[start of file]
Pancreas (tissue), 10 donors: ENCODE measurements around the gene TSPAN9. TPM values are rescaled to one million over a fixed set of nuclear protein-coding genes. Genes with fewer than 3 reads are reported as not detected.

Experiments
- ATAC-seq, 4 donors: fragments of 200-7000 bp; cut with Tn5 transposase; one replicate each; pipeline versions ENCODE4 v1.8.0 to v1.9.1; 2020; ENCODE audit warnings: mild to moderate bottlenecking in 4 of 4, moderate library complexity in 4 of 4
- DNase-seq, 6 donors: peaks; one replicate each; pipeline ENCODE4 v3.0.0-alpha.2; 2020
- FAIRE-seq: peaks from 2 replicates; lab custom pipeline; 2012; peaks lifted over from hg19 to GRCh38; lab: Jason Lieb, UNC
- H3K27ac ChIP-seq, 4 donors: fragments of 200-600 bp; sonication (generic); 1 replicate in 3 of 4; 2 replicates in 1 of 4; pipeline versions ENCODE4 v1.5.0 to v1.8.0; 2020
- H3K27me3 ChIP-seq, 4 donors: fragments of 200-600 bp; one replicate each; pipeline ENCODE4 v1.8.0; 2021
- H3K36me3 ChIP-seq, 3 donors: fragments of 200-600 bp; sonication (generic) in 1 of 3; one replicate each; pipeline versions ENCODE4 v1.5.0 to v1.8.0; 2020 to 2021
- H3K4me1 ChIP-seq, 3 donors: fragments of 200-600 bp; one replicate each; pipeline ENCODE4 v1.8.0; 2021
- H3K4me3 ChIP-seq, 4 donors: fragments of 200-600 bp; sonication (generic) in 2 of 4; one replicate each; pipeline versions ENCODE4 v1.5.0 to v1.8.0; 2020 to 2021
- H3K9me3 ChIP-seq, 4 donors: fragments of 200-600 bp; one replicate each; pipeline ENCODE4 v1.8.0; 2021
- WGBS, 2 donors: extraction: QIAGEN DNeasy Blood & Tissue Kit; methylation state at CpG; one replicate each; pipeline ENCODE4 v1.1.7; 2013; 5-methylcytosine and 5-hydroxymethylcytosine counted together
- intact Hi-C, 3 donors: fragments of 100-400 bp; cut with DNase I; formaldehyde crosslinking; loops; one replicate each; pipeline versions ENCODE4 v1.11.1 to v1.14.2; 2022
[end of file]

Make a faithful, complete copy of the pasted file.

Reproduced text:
Pancreas (tissue), 10 donors: ENCODE measurements around the gene TSPAN9. TPM values are rescaled to one million over a fixed set of nuclear protein-coding genes. Genes with fewer than 3 reads are reported as not detected.

Experiments
- ATAC-seq, 4 donors: fragments of 200-7000 bp; cut with Tn5 transposase; one replicate each; pipeline versions ENCODE4 v1.8.0 to v1.9.1; 2020; ENCODE audit warnings: mild to moderate bottlenecking in 4 of 4, moderate library complexity in 4 of 4
- DNase-seq, 6 donors: peaks; one replicate each; pipeline ENCODE4 v3.0.0-alpha.2; 2020
- FAIRE-seq: peaks from 2 replicates; lab custom pipeline; 2012; peaks lifted over from hg19 to GRCh38; lab: Jason Lieb, UNC
- H3K27ac ChIP-seq, 4 donors: fragments of 200-600 bp; sonication (generic); 1 replicate in 3 of 4; 2 replicates in 1 of 4; pipeline versions ENCODE4 v1.5.0 to v1.8.0; 2020
- H3K27me3 ChIP-seq, 4 donors: fragments of 200-600 bp; one replicate each; pipeline ENCODE4 v1.8.0; 2021
- H3K36me3 ChIP-seq, 3 donors: fragments of 200-600 bp; sonication (generic) in 1 of 3; one replicate each; pipeline versions ENCODE4 v1.5.0 to v1.8.0; 2020 to 2021
- H3K4me1 ChIP-seq, 3 donors: fragments of 200-600 bp; one replicate each; pipeline ENCODE4 v1.8.0; 2021
- H3K4me3 ChIP-seq, 4 donors: fragments of 200-600 bp; sonication (generic) in 2 of 4; one replicate each; pipeline versions ENCODE4 v1.5.0 to v1.8.0; 2020 to 2021
- H3K9me3 ChIP-seq, 4 donors: fragments of 200-600 bp; one replicate each; pipeline ENCODE4 v1.8.0; 2021
- WGBS, 2 donors: extraction: QIAGEN DNeasy Blood & Tissue Kit; methylation state at CpG; one replicate each; pipeline ENCODE4 v1.1.7; 2013; 5-methylcytosine and 5-hydroxymethylcytosine counted together
- intact Hi-C, 3 donors: fragments of 100-400 bp; cut with DNase I; formaldehyde crosslinking; loops; one replicate each; pipeline versions ENCODE4 v1.11.1 to v1.14.2; 2022